Rewind: The New ACCA

By Kay Campbell

When I flew back to Melbourne from the UK for my interview for the position of Executive Director of ACCA in June 2002, I drove past the nearly completed Wood Marsh building and was filled with excitement. Here, I thought, was a building of ambition and promise, a real statement about Melbourne’s place in the contemporary art world, scaled to enable ambition and substance.

Shortly afterwards I discovered that ACCA would inhabit only a third of the building and that the budget fell far short of the ambition implied by the brief.  But by then I was hooked – inspired by the potential, the challenge, and the opportunity to work with one of Australia’s best curators, Juliana Engberg, who was working at that time as the artistic consultant for ACCA’s future exhibition program.

The concept of a Museum of Contemporary Art, as achieved in Sydney by 2002, seemed a slower, more cumbersome model.  The new ACCA was envisaged as a kunsthalle from the very start.  Quick, lean, responsive to art practice and well-fitted to Melbourne’s art-world, which was comprised of a vibrant network of artists, contemporary art spaces and ARI’s, but needed to look out from itself.  It was important to differentiate ACCA from smaller spaces, like Gertrude Street, CCP, Westspace, Heide and the university galleries. ACCA’s new focus was ambitious – to bring the world’s best international artists to Melbourne, to provide significant platforms for local artists and to grow the audience for contemporary art.

By thinking of ACCA as a kunsthalle – a European model with an emphasis on commissioning for spaces – we gave ourselves permission to concentrate on working with artists and audiences, rather than being constrained by fixed exhibition spaces and all of the bureaucracy that goes along with looking after a collection.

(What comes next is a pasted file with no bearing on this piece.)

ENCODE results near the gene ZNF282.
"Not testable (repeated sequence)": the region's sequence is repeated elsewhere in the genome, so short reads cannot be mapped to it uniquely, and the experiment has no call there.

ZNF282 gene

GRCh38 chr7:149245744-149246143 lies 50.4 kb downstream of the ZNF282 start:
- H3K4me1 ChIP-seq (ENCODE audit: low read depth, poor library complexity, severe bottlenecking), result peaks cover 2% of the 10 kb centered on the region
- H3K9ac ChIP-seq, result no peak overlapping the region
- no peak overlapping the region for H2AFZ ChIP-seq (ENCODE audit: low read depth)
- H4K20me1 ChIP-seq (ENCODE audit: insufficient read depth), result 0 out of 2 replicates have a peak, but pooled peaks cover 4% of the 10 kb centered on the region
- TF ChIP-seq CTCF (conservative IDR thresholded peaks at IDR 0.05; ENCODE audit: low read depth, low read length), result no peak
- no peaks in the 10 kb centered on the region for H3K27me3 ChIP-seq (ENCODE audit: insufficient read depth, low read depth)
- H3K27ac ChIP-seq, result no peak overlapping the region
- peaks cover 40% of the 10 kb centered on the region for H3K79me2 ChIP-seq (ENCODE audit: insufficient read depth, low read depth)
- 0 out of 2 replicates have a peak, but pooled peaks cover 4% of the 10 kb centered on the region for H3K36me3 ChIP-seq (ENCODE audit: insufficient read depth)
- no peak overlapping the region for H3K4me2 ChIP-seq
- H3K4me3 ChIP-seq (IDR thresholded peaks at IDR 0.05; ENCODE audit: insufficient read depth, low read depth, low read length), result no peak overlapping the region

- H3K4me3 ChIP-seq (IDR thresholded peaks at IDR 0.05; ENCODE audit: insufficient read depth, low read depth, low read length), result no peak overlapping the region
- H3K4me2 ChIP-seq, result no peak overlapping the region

Nevertheless the opportunity was also the challenge. It may have only been a portion of the Wood Marsh building, but the new ACCA was 359% bigger than the old cottage in the park!  Like many ambitious capital projects by government, this one lacked the rigorous business planning required to ascertain ongoing running costs. The goal to grow audiences was not matched by a marketing budget. There was no capacity to grow the team, and whilst we had a curator with high level international connections, the cost of freight and large-scale installations was beyond our capacity.  

Our survival depended on careful and strategic allocation of limited funds, key partnerships, effective fundraising and a dedicated team.  The Visual Arts Crafts Strategy (VACS) funding from State and Federal Government, which came out of the Myer enquiry in 2004, helped to stabilise ACCA’s situation.  ACCA’s VACS allocation was modest, but the timing was a relief, enabling us to invest in key staff and programming. Within two years we had more than doubled the value of the VACS investment with income generated through philanthropy and sponsorship. 

Without the early support of the community and visionary partnerships with organisations – like the Melbourne Festival, who supported our groundbreaking first season including Susan Norrie’s massive and mesmerising Undertow; the Myer Foundation who provided seed funding to establish the annual NEW exhibition and the Helen Macpherson Smith Trust who established our career shifting annual commission for artists – ACCA may not have endured.    

But endure it did. In the first year visitor numbers increased by 300% and since then the audience for ACCA’s programs has continued to increase annually. Its exhibitions, commissions and off-site projects remain ambitious. Our education program is huge and our popular public engagement program delivers unique multi-platform engagement with art and ideas. ACCA now raises nearly 70% of its annual budget, and, like most contemporary arts organisations assisted by VACS funding 10 years ago, we are now at a new critical stage.  Further government investment is needed to respond to rising costs and increasing visitor demands.  The future will be shaped by evolving and adapting in this new environment.

Kay Campbell is the Executive Director of the Australian Centre for Contemporary Art.